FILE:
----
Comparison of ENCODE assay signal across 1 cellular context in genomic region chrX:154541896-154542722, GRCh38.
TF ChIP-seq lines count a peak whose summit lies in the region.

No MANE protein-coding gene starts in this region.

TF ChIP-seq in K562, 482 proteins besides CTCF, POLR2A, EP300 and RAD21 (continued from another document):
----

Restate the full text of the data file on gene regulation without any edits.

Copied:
Comparison of ENCODE assay signal across 1 cellular context in genomic region chrX:154541896-154542722, GRCh38.
TF ChIP-seq lines count a peak whose summit lies in the region.

No MANE protein-coding gene starts in this region.

TF ChIP-seq in K562, 482 proteins besides CTCF, POLR2A, EP300 and RAD21 (continued from another document):